Brush the ball all over every panel in a multi-directional pattern: clockwise, counter-clockwise, up, then down. There is tack on the surface of the ball that is part of the Wilson proprietary leather formula. When you brush every panel you are brushing that tack into the ball and spreading it out evenly. The ball will feel like it has more grip just from brushing it.  



The leather absorbs conditioner more easily with less tension as skin does, so deflate the ball to around 8psi. Then, mix a solution of 2 parts conditioner and 1 part tack spray. The tack spray promotes the adhesion of the conditioner to the leather.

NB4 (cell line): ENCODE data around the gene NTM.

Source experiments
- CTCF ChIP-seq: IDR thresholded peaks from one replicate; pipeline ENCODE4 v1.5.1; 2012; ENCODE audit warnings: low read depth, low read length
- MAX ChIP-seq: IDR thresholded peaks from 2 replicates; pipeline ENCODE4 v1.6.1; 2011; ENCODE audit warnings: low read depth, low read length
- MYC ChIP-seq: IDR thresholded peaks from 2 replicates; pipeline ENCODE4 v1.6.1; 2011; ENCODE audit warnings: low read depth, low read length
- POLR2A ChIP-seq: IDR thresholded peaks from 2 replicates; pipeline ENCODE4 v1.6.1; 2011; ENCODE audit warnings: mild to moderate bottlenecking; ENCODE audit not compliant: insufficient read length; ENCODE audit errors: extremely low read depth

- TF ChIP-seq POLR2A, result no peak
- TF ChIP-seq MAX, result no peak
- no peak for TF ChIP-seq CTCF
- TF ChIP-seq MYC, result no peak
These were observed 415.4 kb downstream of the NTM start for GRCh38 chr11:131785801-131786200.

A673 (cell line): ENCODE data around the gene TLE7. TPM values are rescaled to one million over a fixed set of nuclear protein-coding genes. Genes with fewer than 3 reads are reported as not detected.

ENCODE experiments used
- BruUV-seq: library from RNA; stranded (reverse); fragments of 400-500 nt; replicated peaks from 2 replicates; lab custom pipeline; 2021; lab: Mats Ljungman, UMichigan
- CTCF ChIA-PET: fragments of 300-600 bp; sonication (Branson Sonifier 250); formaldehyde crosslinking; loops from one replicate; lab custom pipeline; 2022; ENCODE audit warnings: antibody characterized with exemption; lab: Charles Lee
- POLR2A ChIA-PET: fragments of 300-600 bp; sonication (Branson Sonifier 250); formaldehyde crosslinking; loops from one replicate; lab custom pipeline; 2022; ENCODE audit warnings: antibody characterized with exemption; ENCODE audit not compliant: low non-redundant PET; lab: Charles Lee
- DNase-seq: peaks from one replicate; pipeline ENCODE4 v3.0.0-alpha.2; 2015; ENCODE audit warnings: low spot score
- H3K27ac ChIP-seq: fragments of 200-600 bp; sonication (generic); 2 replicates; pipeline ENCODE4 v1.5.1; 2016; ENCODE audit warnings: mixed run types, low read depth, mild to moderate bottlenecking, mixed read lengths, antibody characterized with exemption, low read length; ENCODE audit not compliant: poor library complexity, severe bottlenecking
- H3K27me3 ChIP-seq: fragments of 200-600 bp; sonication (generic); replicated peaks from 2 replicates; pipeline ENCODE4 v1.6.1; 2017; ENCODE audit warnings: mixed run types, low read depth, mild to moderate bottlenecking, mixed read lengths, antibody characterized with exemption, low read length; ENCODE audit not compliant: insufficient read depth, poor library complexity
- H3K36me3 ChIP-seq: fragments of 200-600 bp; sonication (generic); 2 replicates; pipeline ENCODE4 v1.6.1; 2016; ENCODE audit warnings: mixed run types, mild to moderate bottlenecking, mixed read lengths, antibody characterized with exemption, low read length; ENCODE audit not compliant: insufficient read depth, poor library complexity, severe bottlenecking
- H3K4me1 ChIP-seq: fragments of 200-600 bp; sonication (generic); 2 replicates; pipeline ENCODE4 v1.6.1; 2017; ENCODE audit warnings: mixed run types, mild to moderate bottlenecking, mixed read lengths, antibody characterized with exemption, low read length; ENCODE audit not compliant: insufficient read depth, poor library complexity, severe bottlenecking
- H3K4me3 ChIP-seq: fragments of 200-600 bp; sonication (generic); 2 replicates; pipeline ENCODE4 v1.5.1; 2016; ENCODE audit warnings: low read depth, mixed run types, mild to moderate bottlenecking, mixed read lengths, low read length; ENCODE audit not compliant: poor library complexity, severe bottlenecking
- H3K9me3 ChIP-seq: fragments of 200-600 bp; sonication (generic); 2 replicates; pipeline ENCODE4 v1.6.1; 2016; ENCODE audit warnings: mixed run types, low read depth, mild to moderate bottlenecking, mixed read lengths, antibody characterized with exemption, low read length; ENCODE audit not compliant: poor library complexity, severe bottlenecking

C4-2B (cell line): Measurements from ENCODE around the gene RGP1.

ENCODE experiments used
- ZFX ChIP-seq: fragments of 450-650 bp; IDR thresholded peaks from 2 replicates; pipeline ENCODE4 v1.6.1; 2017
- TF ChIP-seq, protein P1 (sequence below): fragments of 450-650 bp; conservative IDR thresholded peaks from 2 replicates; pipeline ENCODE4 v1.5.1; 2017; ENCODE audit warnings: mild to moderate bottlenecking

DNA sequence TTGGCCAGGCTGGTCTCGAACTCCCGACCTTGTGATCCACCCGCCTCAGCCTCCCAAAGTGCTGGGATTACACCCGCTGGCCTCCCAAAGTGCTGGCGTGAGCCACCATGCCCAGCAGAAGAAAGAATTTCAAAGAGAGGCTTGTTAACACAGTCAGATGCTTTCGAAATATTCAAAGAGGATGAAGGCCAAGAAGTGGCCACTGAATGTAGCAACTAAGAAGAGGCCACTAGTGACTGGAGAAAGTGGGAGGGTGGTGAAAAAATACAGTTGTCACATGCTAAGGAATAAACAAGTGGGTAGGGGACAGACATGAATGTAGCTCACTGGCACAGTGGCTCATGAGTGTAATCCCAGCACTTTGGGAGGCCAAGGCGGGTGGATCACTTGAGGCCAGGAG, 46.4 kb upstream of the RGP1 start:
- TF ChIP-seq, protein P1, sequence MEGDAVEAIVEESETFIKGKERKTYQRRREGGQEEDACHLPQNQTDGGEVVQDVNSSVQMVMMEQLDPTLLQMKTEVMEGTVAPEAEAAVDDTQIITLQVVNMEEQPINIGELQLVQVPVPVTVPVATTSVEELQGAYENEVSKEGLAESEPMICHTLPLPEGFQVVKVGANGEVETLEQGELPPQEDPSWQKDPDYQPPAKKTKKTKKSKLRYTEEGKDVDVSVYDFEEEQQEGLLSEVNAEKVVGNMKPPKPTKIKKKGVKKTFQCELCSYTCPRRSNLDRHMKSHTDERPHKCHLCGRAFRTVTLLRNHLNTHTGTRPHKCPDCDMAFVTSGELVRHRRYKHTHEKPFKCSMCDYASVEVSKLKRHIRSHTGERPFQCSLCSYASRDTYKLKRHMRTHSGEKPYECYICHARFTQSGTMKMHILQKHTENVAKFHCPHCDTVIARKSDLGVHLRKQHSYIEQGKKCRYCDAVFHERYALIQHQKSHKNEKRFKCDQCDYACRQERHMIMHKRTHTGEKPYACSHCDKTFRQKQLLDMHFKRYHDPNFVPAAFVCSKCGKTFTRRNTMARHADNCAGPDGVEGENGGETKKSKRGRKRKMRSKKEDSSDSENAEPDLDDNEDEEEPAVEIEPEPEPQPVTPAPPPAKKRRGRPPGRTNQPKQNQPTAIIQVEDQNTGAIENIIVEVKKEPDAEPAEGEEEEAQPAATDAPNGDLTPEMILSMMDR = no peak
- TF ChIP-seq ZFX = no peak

Using a glove, spread this solution evenly on the deflated ball. Let the ball dry for 3-5 minutes, and then inspect to ensure you have an even distribution. You may use a brush to even out the conditioner if you need to.



Using a heat gun or blowdryer at a distance of about 5 inches, go over all the panels to help the leather absorb the conditioner. Make sure to use a continuous motion and only apply the heat for a couple of seconds. Do not use the highest heat setting, medium heat is perfect. This heating process makes the ball very sticky, so be prepared.



Using a towel, apply another layer of conditioner. The leather will have changed color, become darker, and is ready to absorb more moisture.